V 16  Besides the pain in childbearing, the part of this curse that has deeper consequences is the second part.  Remember that woman was created out of the side of man to rule with him over the creatures.  The intention was that man and woman help each other equally.  The curse changes that.

 

Perhaps a better translation of the second half of the curse is this:  “You will desire to rule over your husband, but he will rule over you.”  Wives, let that sink in for a moment.  Are you a woman who likes to be in charge?  Of everything?  Do you have a tendency to be picky about what your husband does?  Do you ever tend to be critical about how he spends his time? Or the way he tends to things around the house?  Do you tend to want to remold him to fit your image of what you thought you were marrying?  If you answered “yes” to any of these, you are experiencing what it means to live under the consequence of Eve’s sin.  This is not an excuse to behave like this, it is the reason that we have the propensity to do so.  Painful.  True.  Jesus came to redeem us from all sorts of things and trying to boss our husbands is one of them.  You’ll need to decide what you need to do with that.  Could be a great opportunity for a Lenten discipline there.

 

But chin up, ladies!  We bear a hard consequence to overcome but the guys get a longer curse!

 

V17-19  Look at that!  God announces Adam’s sin.  “Because you listened to your wife” and in essence chose to follow her instead of God, this is what you get.  Sometimes good women lead their good men astray.  Gentlemen, I want to encourage you as strongly as I might, to follow God and live in obedience to him.  Lead your family as God commands, not as society or media, or your childhood experience or your wife demands, but as God commands.

The curse is bound up in the earth from which Adam came.  Before the curse, the work they did in the garden was easy, the ground fertile, the rains plentiful, a farmer’s dream.  But now, it will be all hard work.  If anything comes easy it is a blessing, but humankind should expect to work for what they get. Can anyone who has gardened or farmed say “Amen!”?

 

And at the end of this passage, we see what happens after we work so hard – we return to the dust from which we came.

 

V 20-21  Adam gives the woman a name that reflects who she is “the mother of all the living.” And then we see a very gracious thing happen.  God, himself, makes garments of skin for Adam and Eve. 

 

The first things to notice about this event is that it required a sacrifice.  Some animal had to be killed in order to get its skin.  Through the sacrifice of that creature, the shame of humankind was covered.  Today we are going to receive communion.  A sacrifice had to be made so that you and I could be covered, forgiven and restored to a right relationship with God.  Think on that as we wrap up this chapter.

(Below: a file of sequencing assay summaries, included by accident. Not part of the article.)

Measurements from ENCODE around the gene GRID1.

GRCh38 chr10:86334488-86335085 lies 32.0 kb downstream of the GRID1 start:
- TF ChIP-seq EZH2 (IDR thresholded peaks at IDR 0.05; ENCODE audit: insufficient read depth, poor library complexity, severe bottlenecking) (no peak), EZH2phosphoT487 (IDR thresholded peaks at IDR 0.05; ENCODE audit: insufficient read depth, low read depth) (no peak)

V 22-24 Everything is broken through sin and disobedience. 

Genesis 3, in its entirety, lays stress on the alienation of mankind from all reality.  All the relationships that humanity had before the Fall are now twisted and broken.  Mankind is now alienated from creation, from one another, from themselves, from eternal life and, most disheartening of all, from the Creator.  Sin has had a holistic effect on all creation.  And, indeed, it has affected all parts of mankind.  All aspects of people’s characters have been infected by sin:  the physical body, the emotions, the mind, the heart and the will.  This understanding of sin properly explains the present condition of the earth and humanity’s situation on it.  There is simply cosmic and ubiquitous brokenness.[2]

 

Concl.  That’s all pretty intense.  It’s also very true.  It’s a lot for you and I to carry on our own.  So the Good News of the Gospel is that Christ has come to lift the curse.  We are about to enter into the season of Lent in which we will think, again, of what Christ came to do on our behalf.  We experience it anew this morning as we share the table together.  The good news of the gospel is that the offspring of the woman really did crush the head of the serpent.  Death has no sting.  The enemy of God has no real triumph.  Through the sacrifice and resurrection of Jesus Christ, we are forgiven, redeemed and restored to a right relationship with God, one another, and even the earth.  Let us celebrate.

 

[1] Aida Besancon-Spencer, Beyond the Curse, (Nashville: Thomas Nelson Publishers, 1985), 35.

[2] John D. Currid, Genesis. (Darlington, England: Evangelical Press, 2003), 141.